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No hot water - new ensuite shower

Discussion in 'Plumbing and Central Heating' started by DIYFrustration, 22 Mar 2019.

  1. DIYFrustration

    DIYFrustration

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    I see this issue is not a new one, but I have a variable that I wanted to check with you guys before I do anything.

    I've just moved into a house share, and the room has an en suite shower that has apparently never worked. There is a very slow trickle with the mixer turned to hot, and sometimes, if I'm lucky, if I suck really hard on the hand shower hose, I can get it to start, and then have a normal shower, but I rarely succeed with this. This certainly points to an issue with the mixer, but is this a fault on the mixer, or just a high pressure mixer that can't be used with the low pressure hot water supply? Are these mixers adjustable? I can't tell you what brand it is, because it doesn't have anything printed on it and wanted to get some guidance before I started knocking holes in the wall.

    The cold water supply is at mains pressure, and the hot water has a header tank in the loft. The top of the header tank is about 4m from the mixer, so would have roughly 0.4 bar. We do know that the cylinder is somewhat silted up and needs replacing anyway, but I have my doubts that replacing the cylinder alone will fix the problem.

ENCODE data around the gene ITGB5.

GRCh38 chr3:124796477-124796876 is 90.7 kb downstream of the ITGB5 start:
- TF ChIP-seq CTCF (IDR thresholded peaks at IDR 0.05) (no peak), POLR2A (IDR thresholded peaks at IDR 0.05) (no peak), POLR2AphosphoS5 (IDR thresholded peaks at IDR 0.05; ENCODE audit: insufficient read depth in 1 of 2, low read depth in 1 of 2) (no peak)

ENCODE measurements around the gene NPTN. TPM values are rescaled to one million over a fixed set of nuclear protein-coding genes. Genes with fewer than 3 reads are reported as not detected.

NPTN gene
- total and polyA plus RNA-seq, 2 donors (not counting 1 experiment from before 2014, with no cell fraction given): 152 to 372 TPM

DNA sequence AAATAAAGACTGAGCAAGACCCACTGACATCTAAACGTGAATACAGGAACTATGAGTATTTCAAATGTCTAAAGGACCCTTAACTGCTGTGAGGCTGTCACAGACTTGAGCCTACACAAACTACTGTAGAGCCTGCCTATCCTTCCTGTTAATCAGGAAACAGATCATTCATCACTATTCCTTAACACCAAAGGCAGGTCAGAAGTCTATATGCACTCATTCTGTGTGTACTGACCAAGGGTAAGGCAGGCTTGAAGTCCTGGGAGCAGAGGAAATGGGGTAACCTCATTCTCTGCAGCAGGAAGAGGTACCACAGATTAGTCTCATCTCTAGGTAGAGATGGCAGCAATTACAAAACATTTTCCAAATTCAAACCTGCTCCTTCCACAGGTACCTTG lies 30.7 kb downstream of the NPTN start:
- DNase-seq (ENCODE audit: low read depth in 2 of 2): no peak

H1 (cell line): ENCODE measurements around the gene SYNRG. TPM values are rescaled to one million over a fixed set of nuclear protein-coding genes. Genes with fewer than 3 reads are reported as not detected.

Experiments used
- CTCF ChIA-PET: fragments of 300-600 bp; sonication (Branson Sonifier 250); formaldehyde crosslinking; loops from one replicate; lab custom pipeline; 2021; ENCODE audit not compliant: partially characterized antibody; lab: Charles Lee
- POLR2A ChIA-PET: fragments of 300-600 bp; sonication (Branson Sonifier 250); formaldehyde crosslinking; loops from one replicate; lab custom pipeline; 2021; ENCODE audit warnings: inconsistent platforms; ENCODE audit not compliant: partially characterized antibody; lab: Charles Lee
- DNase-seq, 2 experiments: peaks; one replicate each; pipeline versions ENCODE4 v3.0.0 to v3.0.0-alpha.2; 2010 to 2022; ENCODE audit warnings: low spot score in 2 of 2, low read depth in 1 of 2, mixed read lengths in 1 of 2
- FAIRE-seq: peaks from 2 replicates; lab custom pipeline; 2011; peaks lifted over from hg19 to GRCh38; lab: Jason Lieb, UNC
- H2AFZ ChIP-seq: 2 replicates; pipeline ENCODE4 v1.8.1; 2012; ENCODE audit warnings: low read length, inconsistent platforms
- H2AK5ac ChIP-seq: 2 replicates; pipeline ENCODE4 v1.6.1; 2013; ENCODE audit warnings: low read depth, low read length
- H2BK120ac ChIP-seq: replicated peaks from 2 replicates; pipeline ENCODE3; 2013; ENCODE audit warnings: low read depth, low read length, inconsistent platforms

What would you suggest as the next steps? Remove the mixer and see if I can see a problem with it and possibly replace it with a low pressure version, or fit a pump? Or both?

    Thanks
    Peter
     
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  3. ianmcd

    ianmcd

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    needs fitting properly, the cold and hot supplies must come from the same source i.e the CW cistern in the loft that supplies the HW cylinder must also supply the cold inlet at the shower, if you have a combi boiler then the cold inlet to the shower can be from mains
     
  4. As Ian said, you need plumbing from the same source (balanced supplies), you have unbalanced supplies. I take it that you mean the shower is cold mains? If that’s the case then it’s the cold forcing the hot out of the way. A lot of showers require a minimum pressure to operate and you could have one with needing say 0.5 bar pressure. The distance needs to be the base of your cold water tank to your shower head.

    https://www.diy.com/ideas-advice/how-to-understand-a-water-pressure-system/PROD_npcart_100307.art
     
  5. DIYFrustration

    DIYFrustration

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    Right - thank you. I get that. The strange thing here is that when I'm able to suck on the hand shower hose and get it to start flowing, the shower works fine. So I turn it all the way to hot and turn on the tap, and nothing flows. I suck like mad on the hand shower, and once it starts flowing, I can adjust the temperature with the thermostat and it behaves the way I would expect. I've had situations with unbalanced supplies before, and they manifested very differently, with the shower hardly working once the flow has started, because the cold water pressure pushes the hot water back up the pipe. This is different. There is no hot flow to begin with, but if I'm able to get ANY flow from the hot water, the thermostat does keep a decent flow at a constant temperature.